Simplest solution: Delete the pages and reflow.
You can download the trial of AutoFlow Pro: http://in-tools.com/products/plugins/autoflow-pro/
It has a "rebuild story" command which totally reflows the story from text frame #1. This should work to fix your problem...
Not easily if you are alternating A and B masters, unless one is based on the other and they fall inthe correct sequence. Is there some reason you didn't choose to arrang this as a facing pages file with a two-page master spread?
But I'm confused about waht you mean. You said you shuffled the pages to rearrange the text to make more sense. If you reflow the text to get rid of the spaghetti threading, you'll wind up where you were before shuffling the pages, so doesn't that defet the purpose? If you want to change the order of paragraphs inthe text flow, you need to edit the text and move the paragraphs.
Harbs wrote: "Simplest solution: Delete the pages and reflow."
Ugh. Yeah I know that would fix the problem. But I have numerous pages after this sequence and this means that I would basically need to redo this chapter from page 190 on. Isn't there an easier fix?
Peter asked: "Is there some reason you didn't choose to arrang this as a facing pages file with a two-page master spread?"
Yeah, this document will be printed in single pages on a copier. Since the end-user/reader will not read it as facing pages, I didn't want to look at it that way on my screen.
Peter suggested: "If you reflow the text to get rid of the spaghetti threading, you'll wind up where you were before shuffling the pages, so doesn't that defet the purpose? "
No, I won't wind up where I was before. I simply want my new page 190 to flow to 191, and 191 to flow to 192, etc. I guess what I was trying to communicate in my original post was that logically, the text in my document would make more sense to the reader if I reordered it, and so that's how I got into this pickle in the first place.
Peter also suggested: "If you want to change the order of paragraphs inthe text flow, you need to edit the text and move the paragraphs."
Um, well it's too late for that. I'm wondering how to fix this?
It seems to me that either I should be able to:
a) Somehow manually click on the text thread and place it where I want it to go (like on the following page) or:
b) Turn off all autoflow and then somehow "restart" it so that ID will automatically have it snake from each page to the next in the correct sequence.
Isn't there any way to do either of these? Or is there another solution that I'm missing here?
If the reader is not viewing facing pages, why do you have two masters for left and right?
An no, you can't "magically" change the order that text appears in a story. You have to rearrange the text. There's nothing wrong with what you've done, by the way, if each page can stand alone so the reading order in the print doesn't affect the ability of the reader to comprehend what's on the pages, but any editing you do going forward could certainly mess that up. Just because the threading lines look ugly doesn't mean there's a problem for output.
Does the text actually need to be threaded, though? If not, you could run the split story script.
Okay, so I called Adobe tech support and found that there is a way to delete text threads and then reestablish them. Here's
To delete current text threads:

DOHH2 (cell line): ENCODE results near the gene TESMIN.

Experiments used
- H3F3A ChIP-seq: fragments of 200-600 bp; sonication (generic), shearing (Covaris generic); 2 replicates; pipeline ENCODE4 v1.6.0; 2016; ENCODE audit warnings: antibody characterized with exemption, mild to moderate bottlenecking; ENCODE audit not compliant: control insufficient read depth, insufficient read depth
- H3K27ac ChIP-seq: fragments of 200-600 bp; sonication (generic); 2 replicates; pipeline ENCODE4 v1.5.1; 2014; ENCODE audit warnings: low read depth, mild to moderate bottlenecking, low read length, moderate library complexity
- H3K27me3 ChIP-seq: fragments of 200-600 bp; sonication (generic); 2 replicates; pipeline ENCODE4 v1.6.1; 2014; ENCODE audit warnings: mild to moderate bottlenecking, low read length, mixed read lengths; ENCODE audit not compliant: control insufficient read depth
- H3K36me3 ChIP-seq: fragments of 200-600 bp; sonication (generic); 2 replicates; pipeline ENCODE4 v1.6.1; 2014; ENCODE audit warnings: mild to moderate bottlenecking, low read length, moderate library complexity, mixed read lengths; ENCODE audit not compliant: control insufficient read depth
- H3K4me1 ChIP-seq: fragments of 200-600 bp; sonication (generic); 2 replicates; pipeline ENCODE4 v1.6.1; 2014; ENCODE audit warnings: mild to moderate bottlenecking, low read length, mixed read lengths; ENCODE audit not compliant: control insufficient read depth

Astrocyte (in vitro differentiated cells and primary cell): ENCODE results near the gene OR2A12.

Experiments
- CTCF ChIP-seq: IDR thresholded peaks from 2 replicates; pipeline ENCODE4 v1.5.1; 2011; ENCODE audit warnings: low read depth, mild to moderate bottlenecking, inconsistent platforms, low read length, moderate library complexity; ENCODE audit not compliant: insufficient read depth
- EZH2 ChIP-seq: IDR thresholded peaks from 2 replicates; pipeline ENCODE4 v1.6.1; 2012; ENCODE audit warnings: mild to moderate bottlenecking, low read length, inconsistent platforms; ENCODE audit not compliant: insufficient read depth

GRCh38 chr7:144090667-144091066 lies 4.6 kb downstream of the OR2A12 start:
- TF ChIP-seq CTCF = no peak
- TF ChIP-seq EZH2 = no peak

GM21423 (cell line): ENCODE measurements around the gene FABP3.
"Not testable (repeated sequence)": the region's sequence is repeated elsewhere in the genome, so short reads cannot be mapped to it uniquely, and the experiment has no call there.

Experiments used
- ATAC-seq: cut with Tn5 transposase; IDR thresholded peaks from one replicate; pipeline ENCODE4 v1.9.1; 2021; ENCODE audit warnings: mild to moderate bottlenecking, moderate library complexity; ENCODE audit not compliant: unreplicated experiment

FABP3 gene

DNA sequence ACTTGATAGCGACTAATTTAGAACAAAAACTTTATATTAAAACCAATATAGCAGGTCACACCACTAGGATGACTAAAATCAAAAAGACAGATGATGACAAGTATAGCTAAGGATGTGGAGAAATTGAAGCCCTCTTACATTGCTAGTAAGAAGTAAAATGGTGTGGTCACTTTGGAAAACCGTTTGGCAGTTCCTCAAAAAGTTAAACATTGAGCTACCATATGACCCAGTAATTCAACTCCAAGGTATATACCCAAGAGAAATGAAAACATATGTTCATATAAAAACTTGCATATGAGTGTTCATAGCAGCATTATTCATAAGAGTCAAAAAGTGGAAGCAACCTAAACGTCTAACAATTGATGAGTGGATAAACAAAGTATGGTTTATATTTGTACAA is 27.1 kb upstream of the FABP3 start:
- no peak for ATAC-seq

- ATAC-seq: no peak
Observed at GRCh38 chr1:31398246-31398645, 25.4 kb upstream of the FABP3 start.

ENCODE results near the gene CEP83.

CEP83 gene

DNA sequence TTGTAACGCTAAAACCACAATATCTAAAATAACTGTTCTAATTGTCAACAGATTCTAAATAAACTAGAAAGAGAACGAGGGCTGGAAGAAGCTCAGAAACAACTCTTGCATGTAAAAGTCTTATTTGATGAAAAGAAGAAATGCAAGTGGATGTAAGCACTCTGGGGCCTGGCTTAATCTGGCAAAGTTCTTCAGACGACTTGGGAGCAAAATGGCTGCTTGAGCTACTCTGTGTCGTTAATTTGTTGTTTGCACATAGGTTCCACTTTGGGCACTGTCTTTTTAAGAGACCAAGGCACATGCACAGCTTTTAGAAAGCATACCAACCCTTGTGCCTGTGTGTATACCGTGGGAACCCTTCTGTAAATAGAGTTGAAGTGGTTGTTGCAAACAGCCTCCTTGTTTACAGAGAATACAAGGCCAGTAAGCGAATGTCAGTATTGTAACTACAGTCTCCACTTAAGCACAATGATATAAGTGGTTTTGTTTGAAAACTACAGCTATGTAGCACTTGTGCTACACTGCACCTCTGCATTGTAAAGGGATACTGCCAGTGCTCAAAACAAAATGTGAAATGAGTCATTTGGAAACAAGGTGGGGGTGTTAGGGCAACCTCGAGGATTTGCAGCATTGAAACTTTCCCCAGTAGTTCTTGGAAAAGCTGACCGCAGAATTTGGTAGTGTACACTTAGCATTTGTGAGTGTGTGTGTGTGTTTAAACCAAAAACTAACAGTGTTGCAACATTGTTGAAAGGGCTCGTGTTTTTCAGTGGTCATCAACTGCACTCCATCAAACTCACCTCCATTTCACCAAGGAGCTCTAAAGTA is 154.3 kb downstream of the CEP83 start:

Under the Windows menu, select Utilities.
Under the Utilities submenu, select Scripts
Go to the Applications folder.
Go to the Samples folder.
Go to the VB Script folder.
Select Split Story
(Note – if you just want to delete the text threads on specific pages, first select those pages in the Page panel, then perform Split Story, and it should delete text threads for those pages only).
To reestablish text threads:
Go to the top page. Use the Selection Tool (top arrow) to click on the blue box on this page. Click on the LARGE box on the bottom right-hand side of this page. The cursor should then be loaded with the text to thread.
Go to the next page. Click on the upper left corner of the page. This should reestablish the text thread between these two pages.
Repeat throughout the entire document!
Just so you know, using the split story script is not foolproof. When you break the thread at each frame you are essentially inserting a hard return at the end of each frame. Any paragraphs that spanned a frame boundary are now two separate paragraphs, divided where they crossed the frame boundary, and will remain two paragraphs after rethreading. If you used a paragraph style with a first line indent or a hanging indent, this will show up where it doesn't belong at the top of a frame, and if you happen to have a numbered or bulleted list item that crossed the frame boundary, it has now become two list items (and your numbering for numbered lists is destroyed).
Again, I'm going to try to clarify what advantage this gave you? Unless you are planning on editing the text further after re-threading and need to have the text reflow in the frames, you've really not done anything useful. Unless you go through and fix all the places where paragraphs were broken, any editing in what was the first half of the paragraph is likely to leave some rather nasty spacing problems. Quite frankly, cutting and pasting the text into a new position in the story is probably safer and less work in most cases.
Unfortunately, Peter, I'm coming around to your way of thinking. I'm going to start a new file and cut & paste each page from scratch.
I solemnly swear! I will never, never, never, ever move pages around in the text panel again! Never!!!!
Doing so just turns your text threads into a cat's cradle.
Next time, I'll just cut & paste the copy. Sigh.